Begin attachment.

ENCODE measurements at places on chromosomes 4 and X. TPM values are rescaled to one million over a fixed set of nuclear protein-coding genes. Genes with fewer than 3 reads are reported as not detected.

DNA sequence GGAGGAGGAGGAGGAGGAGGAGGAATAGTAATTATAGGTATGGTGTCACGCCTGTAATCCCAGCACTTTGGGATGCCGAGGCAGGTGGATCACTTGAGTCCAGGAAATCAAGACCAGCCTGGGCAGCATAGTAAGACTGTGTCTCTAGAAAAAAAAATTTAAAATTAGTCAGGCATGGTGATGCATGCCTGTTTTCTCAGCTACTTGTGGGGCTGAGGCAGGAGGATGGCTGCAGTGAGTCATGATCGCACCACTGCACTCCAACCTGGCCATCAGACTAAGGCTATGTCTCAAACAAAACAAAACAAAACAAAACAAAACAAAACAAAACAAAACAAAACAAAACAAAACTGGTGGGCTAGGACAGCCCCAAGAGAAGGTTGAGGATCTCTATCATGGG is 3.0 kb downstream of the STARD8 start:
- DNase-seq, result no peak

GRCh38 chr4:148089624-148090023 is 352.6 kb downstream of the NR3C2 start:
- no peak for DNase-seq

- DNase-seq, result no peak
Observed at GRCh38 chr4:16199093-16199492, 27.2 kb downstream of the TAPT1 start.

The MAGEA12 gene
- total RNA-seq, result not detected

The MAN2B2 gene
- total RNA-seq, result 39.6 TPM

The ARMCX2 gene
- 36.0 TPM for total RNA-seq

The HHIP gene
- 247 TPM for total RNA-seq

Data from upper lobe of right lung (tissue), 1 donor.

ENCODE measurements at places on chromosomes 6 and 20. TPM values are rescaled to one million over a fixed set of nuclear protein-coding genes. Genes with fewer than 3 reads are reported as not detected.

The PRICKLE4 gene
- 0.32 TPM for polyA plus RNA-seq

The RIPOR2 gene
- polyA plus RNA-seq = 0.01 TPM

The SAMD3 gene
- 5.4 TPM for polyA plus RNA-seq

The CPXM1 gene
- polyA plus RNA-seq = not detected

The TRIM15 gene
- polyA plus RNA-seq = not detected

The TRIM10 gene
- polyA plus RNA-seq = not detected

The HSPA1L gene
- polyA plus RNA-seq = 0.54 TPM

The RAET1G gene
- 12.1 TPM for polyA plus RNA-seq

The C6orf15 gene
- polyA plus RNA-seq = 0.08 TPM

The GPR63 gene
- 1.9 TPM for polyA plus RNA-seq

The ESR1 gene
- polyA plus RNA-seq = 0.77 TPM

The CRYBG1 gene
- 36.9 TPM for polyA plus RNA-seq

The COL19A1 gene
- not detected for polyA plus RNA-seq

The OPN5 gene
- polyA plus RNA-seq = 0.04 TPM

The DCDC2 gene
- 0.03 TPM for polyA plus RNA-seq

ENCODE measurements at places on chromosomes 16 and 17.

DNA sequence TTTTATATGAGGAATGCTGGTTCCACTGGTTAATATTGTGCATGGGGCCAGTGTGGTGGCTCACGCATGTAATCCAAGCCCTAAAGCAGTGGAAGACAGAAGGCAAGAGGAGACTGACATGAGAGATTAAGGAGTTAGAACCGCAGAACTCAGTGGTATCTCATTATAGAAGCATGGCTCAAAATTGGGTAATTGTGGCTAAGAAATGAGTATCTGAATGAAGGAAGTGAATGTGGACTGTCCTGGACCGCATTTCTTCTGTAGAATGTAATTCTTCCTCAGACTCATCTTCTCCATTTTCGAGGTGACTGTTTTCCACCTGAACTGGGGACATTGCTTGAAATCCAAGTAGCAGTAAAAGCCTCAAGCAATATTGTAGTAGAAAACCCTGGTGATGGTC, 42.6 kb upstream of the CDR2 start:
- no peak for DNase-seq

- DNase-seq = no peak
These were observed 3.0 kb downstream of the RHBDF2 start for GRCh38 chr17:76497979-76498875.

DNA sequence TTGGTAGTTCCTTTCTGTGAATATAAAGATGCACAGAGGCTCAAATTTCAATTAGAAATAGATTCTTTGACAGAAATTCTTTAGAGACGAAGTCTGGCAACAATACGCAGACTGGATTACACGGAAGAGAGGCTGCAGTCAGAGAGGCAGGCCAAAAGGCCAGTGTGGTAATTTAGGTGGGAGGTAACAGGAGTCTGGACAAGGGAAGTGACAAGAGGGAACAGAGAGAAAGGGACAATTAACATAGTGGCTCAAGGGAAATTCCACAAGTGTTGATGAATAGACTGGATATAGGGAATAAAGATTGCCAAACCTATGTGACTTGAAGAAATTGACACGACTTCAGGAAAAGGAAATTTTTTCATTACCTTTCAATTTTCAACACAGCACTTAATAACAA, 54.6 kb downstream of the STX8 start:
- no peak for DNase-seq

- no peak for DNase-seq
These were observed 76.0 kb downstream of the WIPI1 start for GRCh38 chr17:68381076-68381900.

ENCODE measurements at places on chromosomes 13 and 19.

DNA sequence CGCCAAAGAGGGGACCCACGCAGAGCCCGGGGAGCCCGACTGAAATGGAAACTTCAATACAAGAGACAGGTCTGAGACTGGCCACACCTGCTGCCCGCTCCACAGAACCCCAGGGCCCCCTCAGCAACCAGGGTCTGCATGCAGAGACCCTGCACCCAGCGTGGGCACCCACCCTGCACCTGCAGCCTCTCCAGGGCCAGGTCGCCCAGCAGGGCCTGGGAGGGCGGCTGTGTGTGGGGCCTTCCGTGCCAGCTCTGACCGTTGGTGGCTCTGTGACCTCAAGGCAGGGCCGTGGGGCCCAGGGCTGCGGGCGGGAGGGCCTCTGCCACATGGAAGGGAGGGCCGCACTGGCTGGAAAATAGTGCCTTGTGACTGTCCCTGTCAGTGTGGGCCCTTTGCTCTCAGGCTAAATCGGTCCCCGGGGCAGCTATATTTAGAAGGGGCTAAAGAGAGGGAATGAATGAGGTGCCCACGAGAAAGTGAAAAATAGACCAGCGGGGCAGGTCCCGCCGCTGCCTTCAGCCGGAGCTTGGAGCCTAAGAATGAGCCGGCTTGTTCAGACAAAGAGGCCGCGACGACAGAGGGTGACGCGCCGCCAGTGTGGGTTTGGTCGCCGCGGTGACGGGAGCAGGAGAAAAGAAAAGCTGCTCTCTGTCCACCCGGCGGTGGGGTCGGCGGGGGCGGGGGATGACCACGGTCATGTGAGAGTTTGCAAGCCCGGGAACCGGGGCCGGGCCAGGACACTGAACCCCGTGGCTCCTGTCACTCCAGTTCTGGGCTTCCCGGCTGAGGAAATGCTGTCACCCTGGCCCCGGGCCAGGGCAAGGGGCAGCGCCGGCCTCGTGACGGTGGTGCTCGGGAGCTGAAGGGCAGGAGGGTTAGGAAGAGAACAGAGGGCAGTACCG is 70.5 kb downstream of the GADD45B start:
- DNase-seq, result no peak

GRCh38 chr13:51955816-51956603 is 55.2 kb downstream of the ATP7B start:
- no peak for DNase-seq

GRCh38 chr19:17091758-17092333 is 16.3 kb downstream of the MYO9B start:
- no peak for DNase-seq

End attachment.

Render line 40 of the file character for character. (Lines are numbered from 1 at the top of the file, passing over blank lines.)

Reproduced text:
The CRYBG1 gene